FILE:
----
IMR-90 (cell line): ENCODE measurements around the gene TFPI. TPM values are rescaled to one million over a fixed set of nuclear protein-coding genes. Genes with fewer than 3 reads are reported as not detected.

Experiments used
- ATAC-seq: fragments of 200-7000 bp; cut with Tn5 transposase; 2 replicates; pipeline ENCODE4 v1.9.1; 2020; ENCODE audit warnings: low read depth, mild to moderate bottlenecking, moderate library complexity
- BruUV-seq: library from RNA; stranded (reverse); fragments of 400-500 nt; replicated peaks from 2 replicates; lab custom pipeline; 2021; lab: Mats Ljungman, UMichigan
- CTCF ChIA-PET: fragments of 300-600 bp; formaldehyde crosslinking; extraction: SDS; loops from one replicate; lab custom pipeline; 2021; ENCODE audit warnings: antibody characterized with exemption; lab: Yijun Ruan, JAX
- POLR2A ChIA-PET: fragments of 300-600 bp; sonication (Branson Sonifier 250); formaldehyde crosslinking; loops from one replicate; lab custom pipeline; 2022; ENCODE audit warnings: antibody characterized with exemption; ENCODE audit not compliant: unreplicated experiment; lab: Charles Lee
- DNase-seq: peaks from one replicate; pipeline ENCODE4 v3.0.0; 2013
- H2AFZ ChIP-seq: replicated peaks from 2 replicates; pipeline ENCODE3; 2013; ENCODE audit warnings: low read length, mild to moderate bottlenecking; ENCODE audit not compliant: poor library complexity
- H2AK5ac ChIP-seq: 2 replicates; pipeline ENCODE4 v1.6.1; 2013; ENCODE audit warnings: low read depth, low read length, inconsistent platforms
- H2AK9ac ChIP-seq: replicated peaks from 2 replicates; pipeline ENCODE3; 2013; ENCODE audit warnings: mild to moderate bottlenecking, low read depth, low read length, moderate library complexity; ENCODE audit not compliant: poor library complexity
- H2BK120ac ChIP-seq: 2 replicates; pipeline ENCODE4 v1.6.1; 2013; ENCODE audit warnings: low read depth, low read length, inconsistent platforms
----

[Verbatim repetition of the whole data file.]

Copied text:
IMR-90 (cell line): ENCODE measurements around the gene TFPI. TPM values are rescaled to one million over a fixed set of nuclear protein-coding genes. Genes with fewer than 3 reads are reported as not detected.

Experiments used
- ATAC-seq: fragments of 200-7000 bp; cut with Tn5 transposase; 2 replicates; pipeline ENCODE4 v1.9.1; 2020; ENCODE audit warnings: low read depth, mild to moderate bottlenecking, moderate library complexity
- BruUV-seq: library from RNA; stranded (reverse); fragments of 400-500 nt; replicated peaks from 2 replicates; lab custom pipeline; 2021; lab: Mats Ljungman, UMichigan
- CTCF ChIA-PET: fragments of 300-600 bp; formaldehyde crosslinking; extraction: SDS; loops from one replicate; lab custom pipeline; 2021; ENCODE audit warnings: antibody characterized with exemption; lab: Yijun Ruan, JAX
- POLR2A ChIA-PET: fragments of 300-600 bp; sonication (Branson Sonifier 250); formaldehyde crosslinking; loops from one replicate; lab custom pipeline; 2022; ENCODE audit warnings: antibody characterized with exemption; ENCODE audit not compliant: unreplicated experiment; lab: Charles Lee
- DNase-seq: peaks from one replicate; pipeline ENCODE4 v3.0.0; 2013
- H2AFZ ChIP-seq: replicated peaks from 2 replicates; pipeline ENCODE3; 2013; ENCODE audit warnings: low read length, mild to moderate bottlenecking; ENCODE audit not compliant: poor library complexity
- H2AK5ac ChIP-seq: 2 replicates; pipeline ENCODE4 v1.6.1; 2013; ENCODE audit warnings: low read depth, low read length, inconsistent platforms
- H2AK9ac ChIP-seq: replicated peaks from 2 replicates; pipeline ENCODE3; 2013; ENCODE audit warnings: mild to moderate bottlenecking, low read depth, low read length, moderate library complexity; ENCODE audit not compliant: poor library complexity
- H2BK120ac ChIP-seq: 2 replicates; pipeline ENCODE4 v1.6.1; 2013; ENCODE audit warnings: low read depth, low read length, inconsistent platforms